VM Networking ( Libvirt / Bridge )
When working with virtual machines via libvirt, it is common to initially spin them up in such a way that allows inter-communication on their host (hypervisor). Namely, VMs can talk to VMs on the same host. However, as you add more hypervisors to your homelab or datacenter, you will likely want VMs to be routable to the larger LAN. Exploring these network models and routability will be the focus of this post.
When using a stack like libvirt/qemu/kvm, there are multiple network models available to you. Libvirt provides a “default” network, which enables VMs to be routable within their host (hypervisor). In order to make VMs routable to the larger LAN, you can introduce a bridge network. This post covers both network models. Additionally, we will examine how to setup a bridge manually, then use systemd-networkd to automate its instantiation.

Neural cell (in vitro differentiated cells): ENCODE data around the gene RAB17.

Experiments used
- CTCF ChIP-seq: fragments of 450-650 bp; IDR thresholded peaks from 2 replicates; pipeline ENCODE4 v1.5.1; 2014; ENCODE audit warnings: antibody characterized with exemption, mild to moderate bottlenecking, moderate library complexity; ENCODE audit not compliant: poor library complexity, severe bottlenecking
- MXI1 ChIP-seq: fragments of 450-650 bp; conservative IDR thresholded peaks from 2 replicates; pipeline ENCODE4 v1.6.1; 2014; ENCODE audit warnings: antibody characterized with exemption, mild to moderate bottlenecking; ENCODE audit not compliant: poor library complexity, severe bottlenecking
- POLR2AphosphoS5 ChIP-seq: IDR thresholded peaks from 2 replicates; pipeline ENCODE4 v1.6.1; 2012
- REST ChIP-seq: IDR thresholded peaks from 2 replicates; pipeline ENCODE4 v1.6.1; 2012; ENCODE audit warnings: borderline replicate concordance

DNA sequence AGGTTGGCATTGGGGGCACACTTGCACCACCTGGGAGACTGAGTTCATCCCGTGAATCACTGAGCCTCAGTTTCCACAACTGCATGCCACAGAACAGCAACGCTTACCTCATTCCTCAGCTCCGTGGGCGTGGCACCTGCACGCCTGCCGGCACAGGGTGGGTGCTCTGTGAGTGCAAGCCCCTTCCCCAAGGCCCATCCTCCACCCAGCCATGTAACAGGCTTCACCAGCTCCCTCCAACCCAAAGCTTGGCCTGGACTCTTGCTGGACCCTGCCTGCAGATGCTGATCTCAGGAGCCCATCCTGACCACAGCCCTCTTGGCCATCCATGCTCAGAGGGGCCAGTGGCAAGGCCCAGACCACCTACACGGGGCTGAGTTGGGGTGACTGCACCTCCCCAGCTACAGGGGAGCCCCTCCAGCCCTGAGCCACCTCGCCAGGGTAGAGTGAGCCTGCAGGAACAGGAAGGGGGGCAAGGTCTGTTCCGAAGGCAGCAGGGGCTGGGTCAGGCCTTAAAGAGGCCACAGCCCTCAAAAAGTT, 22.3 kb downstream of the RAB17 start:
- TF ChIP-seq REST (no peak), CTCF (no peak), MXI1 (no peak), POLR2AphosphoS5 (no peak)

This post/video assumes basic understanding of the libvirt/qemu/kvm stack. If you do not, checkout my Linux Hypervisor Setup post/video.
Libvirt’s Default Network
When the libvirt stack is running, you can use virsh to determine what networks are started.
$ virsh net-list Name State Autostart Persistent ----------------------------------------
Your system may already have started the
Default network. If not, as is my
case above, you can start it using virsh.
$ virsh net-start default Network default started
In my case, if I wanted the default network to autostart, I could run
virsh net-autostart default. However, as you’ll see in a later section, this network
will eventually stay disabled in favor of a bridge network created by me.
Default network started, a few key things have occurred.
virbr0bridge interface was created.
- This is a “virtual switch” all VMs are attached to.
virbr0-nicinterface was created and attached to the
- This is a dummy interface.
- Its purpose it to give